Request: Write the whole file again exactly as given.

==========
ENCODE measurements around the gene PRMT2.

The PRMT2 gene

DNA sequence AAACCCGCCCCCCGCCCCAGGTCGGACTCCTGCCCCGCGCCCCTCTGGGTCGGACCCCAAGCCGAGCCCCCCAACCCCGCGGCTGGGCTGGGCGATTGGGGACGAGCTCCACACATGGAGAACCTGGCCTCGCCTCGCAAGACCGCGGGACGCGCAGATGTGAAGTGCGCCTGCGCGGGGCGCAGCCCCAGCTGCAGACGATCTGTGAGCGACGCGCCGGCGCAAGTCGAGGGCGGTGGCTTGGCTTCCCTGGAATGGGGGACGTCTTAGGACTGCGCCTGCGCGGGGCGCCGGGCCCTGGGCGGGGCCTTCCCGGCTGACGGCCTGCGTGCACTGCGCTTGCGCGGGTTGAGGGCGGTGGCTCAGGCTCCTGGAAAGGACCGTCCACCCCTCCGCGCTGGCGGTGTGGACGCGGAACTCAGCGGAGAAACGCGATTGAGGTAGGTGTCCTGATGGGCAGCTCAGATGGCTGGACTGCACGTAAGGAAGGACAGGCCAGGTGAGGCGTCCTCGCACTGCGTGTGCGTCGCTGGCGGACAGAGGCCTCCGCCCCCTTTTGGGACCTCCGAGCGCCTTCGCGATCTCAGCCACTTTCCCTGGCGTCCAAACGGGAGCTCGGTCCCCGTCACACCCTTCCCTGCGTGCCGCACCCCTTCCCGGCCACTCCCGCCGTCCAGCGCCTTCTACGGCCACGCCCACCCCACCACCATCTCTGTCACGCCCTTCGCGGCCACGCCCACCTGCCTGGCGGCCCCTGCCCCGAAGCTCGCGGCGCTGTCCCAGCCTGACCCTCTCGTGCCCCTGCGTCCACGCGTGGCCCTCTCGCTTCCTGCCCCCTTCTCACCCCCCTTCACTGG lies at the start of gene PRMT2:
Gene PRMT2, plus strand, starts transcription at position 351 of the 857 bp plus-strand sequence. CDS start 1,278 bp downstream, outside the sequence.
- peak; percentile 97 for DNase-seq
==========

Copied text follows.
ENCODE measurements around the gene PRMT2.

The PRMT2 gene

DNA sequence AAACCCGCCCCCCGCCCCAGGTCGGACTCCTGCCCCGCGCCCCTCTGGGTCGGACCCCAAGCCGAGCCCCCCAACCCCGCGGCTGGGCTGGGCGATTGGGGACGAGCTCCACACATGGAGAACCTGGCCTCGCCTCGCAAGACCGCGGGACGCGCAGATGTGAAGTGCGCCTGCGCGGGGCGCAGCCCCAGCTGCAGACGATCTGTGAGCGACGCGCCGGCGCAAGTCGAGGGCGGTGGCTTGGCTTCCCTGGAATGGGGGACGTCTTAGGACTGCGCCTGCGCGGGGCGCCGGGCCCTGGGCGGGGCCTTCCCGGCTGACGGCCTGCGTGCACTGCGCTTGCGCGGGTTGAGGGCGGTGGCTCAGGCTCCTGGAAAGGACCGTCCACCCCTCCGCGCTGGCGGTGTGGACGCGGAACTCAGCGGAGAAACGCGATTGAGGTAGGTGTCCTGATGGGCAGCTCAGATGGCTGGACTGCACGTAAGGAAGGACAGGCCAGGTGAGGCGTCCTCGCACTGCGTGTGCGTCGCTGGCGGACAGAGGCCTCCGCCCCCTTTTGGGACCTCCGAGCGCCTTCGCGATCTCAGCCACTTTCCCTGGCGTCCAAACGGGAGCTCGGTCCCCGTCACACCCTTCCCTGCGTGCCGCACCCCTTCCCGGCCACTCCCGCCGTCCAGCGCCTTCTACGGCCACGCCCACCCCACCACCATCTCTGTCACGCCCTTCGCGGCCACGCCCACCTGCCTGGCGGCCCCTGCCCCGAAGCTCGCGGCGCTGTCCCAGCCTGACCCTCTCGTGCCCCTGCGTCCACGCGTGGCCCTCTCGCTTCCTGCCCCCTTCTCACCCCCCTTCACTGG lies at the start of gene PRMT2:
Gene PRMT2, plus strand, starts transcription at position 351 of the 857 bp plus-strand sequence. CDS start 1,278 bp downstream, outside the sequence.
- peak; percentile 97 for DNase-seq